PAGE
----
Implicitness can refer to a few different concepts. Broadly, something implicit is a trait that is understood, or implied, even though it is not directly expressed. As an example, there was an implicit understanding within a family that no one discussed their relative's substance abuse. Additionally, implcit memories (procedural memories) such as riding a bike, driving a car, etc. once learned become nearly automatic skills that require little thought.
In social and cognitive psychology, as humans we acquire implicit attitudes, feelings, and beliefs that are learned from familial upbringings and social environments without anyone explicitly expressing these ideas. Implicit attitudes can include prejudices, stereotypical thinking, and particular ways of reacting to circumstances. Implicit attitudes are similar in that they are attitudes that have become so ingrained and automatic that they exist with little or no thought being given to how they developed or if they are fair or legitimate beliefs - common examples include prejudice and bigotry.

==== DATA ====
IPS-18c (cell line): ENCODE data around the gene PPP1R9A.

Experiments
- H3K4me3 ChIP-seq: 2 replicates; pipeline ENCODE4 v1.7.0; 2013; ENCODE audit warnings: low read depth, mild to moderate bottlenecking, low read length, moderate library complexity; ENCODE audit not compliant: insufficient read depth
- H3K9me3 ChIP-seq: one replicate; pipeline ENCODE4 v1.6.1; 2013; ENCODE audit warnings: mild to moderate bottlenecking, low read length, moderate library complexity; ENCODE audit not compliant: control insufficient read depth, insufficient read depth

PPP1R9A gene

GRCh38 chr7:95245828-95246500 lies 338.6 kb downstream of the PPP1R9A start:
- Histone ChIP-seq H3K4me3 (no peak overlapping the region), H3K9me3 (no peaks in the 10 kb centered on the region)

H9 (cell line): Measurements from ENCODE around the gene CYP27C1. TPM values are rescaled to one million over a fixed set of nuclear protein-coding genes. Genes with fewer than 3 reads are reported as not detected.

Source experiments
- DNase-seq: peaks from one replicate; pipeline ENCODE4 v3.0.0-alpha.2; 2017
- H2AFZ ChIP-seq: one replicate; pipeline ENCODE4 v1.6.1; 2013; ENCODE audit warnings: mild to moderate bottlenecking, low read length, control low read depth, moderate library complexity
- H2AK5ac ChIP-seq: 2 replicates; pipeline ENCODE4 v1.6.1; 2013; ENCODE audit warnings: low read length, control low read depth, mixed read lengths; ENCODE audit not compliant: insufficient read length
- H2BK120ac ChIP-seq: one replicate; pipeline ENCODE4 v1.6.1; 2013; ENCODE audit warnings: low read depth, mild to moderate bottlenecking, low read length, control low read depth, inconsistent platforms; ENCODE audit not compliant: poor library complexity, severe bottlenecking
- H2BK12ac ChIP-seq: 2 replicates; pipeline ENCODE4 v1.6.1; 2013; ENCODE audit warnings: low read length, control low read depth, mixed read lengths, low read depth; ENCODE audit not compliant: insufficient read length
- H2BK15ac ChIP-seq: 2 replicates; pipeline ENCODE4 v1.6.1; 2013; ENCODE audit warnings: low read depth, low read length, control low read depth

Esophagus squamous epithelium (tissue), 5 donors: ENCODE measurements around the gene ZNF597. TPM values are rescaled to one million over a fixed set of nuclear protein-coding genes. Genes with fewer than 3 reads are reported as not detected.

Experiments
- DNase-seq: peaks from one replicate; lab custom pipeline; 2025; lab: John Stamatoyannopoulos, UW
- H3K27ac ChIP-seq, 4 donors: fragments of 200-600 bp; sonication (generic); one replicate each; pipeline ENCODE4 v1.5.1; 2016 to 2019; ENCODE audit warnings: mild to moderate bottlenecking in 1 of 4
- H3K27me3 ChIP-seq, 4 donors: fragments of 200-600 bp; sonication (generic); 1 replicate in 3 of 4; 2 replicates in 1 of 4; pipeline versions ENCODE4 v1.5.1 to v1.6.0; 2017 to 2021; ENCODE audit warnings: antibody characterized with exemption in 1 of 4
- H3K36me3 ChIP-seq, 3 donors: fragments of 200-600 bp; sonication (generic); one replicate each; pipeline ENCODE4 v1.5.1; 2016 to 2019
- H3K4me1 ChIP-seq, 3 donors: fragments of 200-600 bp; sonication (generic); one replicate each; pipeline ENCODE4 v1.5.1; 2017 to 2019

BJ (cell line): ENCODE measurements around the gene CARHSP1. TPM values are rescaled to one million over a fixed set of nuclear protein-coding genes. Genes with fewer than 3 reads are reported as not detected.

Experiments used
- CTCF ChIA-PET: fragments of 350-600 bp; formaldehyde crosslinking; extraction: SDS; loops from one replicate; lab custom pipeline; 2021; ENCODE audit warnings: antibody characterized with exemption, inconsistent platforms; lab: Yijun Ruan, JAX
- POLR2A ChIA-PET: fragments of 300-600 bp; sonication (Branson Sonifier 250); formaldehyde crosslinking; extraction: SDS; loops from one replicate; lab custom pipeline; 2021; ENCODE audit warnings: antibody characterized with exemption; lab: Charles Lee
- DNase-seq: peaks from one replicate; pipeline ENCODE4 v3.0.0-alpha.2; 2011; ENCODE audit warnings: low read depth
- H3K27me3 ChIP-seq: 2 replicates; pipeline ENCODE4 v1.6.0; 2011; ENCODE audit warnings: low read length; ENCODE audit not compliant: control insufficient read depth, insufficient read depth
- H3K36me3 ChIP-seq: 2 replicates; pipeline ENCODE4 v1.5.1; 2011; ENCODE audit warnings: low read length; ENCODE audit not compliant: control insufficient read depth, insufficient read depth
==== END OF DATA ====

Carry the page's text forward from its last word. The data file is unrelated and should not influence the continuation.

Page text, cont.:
The IAT, or Implicit Association Test, is a test that exists in social psychology to measure implicit attitudes - the power of a person's automatic associations between mental representations of objects concepts in memory. Simply put, this test evaluates and exposes deeply ingrained attitudes and prejudices. There is some controversy regarding the IAT in that it is isn't truly certain if it measures anything beyond the existence of these implicit memories.